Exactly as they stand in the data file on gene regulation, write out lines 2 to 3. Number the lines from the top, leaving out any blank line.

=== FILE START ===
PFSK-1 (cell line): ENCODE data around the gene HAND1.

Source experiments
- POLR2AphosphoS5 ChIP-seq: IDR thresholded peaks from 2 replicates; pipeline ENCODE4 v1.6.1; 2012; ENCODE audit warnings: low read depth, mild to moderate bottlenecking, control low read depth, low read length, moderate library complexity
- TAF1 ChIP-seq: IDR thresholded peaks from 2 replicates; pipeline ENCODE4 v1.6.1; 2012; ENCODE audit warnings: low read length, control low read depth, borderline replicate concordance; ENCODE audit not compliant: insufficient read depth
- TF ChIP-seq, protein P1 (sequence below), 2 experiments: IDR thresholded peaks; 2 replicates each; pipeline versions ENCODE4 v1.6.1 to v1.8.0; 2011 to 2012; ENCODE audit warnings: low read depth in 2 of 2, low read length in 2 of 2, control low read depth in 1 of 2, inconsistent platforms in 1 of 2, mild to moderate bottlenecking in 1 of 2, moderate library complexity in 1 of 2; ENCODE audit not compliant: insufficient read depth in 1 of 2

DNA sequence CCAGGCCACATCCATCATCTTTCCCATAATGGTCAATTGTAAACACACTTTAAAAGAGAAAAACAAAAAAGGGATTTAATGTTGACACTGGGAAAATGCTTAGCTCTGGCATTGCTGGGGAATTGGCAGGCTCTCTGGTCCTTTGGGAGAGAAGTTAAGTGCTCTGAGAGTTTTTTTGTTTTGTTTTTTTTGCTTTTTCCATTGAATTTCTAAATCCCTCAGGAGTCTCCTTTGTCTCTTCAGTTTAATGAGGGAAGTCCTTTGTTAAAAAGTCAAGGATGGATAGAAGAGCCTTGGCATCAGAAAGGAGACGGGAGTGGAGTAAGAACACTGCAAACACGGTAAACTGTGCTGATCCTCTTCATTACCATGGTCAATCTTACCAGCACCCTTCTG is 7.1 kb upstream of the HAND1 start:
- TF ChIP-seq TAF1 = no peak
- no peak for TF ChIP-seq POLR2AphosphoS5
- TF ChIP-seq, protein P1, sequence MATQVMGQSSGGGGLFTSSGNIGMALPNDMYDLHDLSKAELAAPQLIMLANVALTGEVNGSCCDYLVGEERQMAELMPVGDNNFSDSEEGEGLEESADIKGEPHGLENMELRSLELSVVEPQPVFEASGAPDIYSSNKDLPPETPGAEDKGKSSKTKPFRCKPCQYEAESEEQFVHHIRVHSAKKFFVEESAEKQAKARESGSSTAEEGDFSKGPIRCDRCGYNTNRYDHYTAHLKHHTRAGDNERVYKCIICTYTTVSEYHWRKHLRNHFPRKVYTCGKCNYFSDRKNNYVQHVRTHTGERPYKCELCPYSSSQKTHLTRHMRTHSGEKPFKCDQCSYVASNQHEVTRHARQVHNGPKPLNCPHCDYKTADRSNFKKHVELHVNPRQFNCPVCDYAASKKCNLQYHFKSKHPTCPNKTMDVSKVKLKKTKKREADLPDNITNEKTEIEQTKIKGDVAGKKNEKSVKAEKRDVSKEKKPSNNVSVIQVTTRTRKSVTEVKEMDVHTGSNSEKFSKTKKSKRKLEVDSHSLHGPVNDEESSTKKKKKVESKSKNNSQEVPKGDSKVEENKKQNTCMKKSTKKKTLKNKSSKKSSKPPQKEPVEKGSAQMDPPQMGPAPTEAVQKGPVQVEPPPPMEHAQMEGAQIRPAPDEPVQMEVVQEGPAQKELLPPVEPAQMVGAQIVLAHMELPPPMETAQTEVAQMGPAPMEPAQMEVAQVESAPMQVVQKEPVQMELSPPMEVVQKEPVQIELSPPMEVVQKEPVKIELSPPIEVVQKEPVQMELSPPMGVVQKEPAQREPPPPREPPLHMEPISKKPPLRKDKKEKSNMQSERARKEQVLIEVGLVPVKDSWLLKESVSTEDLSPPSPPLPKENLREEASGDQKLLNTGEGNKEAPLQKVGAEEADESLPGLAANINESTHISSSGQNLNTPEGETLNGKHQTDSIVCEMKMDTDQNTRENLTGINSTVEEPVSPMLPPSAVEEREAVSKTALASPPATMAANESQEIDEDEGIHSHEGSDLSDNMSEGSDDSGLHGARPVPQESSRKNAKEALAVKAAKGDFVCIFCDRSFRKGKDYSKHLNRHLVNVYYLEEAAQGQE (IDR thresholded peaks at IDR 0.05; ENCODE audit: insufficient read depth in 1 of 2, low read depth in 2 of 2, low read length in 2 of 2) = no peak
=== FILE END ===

Source experiments
- POLR2AphosphoS5 ChIP-seq: IDR thresholded peaks from 2 replicates; pipeline ENCODE4 v1.6.1; 2012; ENCODE audit warnings: low read depth, mild to moderate bottlenecking, control low read depth, low read length, moderate library complexity